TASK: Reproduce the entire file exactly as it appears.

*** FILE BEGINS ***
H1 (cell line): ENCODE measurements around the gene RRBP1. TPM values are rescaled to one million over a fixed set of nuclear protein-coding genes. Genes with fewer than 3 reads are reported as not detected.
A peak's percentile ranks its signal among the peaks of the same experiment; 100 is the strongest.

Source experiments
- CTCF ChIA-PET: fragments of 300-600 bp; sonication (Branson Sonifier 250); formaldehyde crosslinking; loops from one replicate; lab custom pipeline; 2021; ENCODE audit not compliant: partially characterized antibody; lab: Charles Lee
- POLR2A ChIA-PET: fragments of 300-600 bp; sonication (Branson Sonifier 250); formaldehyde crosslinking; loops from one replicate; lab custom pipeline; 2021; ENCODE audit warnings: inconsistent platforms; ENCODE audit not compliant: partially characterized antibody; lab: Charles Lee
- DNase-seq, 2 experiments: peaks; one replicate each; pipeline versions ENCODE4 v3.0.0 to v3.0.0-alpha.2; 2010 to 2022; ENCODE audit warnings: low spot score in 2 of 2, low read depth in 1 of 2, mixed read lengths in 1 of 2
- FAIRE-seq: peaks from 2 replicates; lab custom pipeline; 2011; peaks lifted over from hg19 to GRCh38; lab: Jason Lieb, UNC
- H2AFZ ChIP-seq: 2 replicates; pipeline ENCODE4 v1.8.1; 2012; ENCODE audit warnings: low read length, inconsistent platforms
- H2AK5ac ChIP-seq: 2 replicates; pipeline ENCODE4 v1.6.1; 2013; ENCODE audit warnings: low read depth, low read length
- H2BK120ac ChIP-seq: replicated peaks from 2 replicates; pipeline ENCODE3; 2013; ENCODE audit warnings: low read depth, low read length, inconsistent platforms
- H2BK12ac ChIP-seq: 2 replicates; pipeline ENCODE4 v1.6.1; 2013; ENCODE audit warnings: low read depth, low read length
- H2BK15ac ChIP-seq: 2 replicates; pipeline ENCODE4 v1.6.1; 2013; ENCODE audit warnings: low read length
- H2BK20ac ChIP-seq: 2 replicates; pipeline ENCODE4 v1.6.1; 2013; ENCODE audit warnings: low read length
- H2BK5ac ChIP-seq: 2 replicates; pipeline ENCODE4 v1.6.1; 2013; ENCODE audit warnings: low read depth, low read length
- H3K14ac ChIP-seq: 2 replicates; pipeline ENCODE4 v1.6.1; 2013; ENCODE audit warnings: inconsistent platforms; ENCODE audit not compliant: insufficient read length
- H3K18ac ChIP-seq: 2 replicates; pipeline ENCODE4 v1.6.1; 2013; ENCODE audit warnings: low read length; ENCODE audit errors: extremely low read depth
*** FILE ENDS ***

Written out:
H1 (cell line): ENCODE measurements around the gene RRBP1. TPM values are rescaled to one million over a fixed set of nuclear protein-coding genes. Genes with fewer than 3 reads are reported as not detected.
A peak's percentile ranks its signal among the peaks of the same experiment; 100 is the strongest.

Source experiments
- CTCF ChIA-PET: fragments of 300-600 bp; sonication (Branson Sonifier 250); formaldehyde crosslinking; loops from one replicate; lab custom pipeline; 2021; ENCODE audit not compliant: partially characterized antibody; lab: Charles Lee
- POLR2A ChIA-PET: fragments of 300-600 bp; sonication (Branson Sonifier 250); formaldehyde crosslinking; loops from one replicate; lab custom pipeline; 2021; ENCODE audit warnings: inconsistent platforms; ENCODE audit not compliant: partially characterized antibody; lab: Charles Lee
- DNase-seq, 2 experiments: peaks; one replicate each; pipeline versions ENCODE4 v3.0.0 to v3.0.0-alpha.2; 2010 to 2022; ENCODE audit warnings: low spot score in 2 of 2, low read depth in 1 of 2, mixed read lengths in 1 of 2
- FAIRE-seq: peaks from 2 replicates; lab custom pipeline; 2011; peaks lifted over from hg19 to GRCh38; lab: Jason Lieb, UNC
- H2AFZ ChIP-seq: 2 replicates; pipeline ENCODE4 v1.8.1; 2012; ENCODE audit warnings: low read length, inconsistent platforms
- H2AK5ac ChIP-seq: 2 replicates; pipeline ENCODE4 v1.6.1; 2013; ENCODE audit warnings: low read depth, low read length
- H2BK120ac ChIP-seq: replicated peaks from 2 replicates; pipeline ENCODE3; 2013; ENCODE audit warnings: low read depth, low read length, inconsistent platforms
- H2BK12ac ChIP-seq: 2 replicates; pipeline ENCODE4 v1.6.1; 2013; ENCODE audit warnings: low read depth, low read length
- H2BK15ac ChIP-seq: 2 replicates; pipeline ENCODE4 v1.6.1; 2013; ENCODE audit warnings: low read length
- H2BK20ac ChIP-seq: 2 replicates; pipeline ENCODE4 v1.6.1; 2013; ENCODE audit warnings: low read length
- H2BK5ac ChIP-seq: 2 replicates; pipeline ENCODE4 v1.6.1; 2013; ENCODE audit warnings: low read depth, low read length
- H3K14ac ChIP-seq: 2 replicates; pipeline ENCODE4 v1.6.1; 2013; ENCODE audit warnings: inconsistent platforms; ENCODE audit not compliant: insufficient read length
- H3K18ac ChIP-seq: 2 replicates; pipeline ENCODE4 v1.6.1; 2013; ENCODE audit warnings: low read length; ENCODE audit errors: extremely low read depth